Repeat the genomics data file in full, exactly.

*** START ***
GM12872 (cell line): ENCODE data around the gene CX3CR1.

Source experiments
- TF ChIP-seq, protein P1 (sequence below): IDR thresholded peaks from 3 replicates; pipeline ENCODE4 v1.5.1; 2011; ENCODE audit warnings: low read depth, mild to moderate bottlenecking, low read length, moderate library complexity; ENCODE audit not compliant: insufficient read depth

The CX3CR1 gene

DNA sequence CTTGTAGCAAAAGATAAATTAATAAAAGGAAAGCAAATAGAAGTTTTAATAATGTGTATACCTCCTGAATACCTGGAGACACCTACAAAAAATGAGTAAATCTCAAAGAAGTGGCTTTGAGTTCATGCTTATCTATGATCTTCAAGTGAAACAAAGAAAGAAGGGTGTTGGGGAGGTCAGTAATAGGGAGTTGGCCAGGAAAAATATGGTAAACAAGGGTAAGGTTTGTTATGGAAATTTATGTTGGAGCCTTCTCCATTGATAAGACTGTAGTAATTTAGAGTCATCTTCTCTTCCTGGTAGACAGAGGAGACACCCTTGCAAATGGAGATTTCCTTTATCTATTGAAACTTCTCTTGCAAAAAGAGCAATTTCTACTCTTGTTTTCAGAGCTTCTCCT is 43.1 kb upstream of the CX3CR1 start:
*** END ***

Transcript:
GM12872 (cell line): ENCODE data around the gene CX3CR1.

Source experiments
- TF ChIP-seq, protein P1 (sequence below): IDR thresholded peaks from 3 replicates; pipeline ENCODE4 v1.5.1; 2011; ENCODE audit warnings: low read depth, mild to moderate bottlenecking, low read length, moderate library complexity; ENCODE audit not compliant: insufficient read depth

The CX3CR1 gene

DNA sequence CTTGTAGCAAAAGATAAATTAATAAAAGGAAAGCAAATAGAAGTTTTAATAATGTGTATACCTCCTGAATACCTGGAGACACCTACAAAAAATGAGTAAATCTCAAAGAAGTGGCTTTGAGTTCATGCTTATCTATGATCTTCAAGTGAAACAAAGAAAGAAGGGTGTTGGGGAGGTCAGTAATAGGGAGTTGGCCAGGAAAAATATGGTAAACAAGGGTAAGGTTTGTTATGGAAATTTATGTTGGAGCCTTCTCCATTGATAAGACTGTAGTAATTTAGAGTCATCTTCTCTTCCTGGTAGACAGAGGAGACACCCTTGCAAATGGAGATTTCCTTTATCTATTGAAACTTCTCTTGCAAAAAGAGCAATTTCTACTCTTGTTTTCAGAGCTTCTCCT is 43.1 kb upstream of the CX3CR1 start: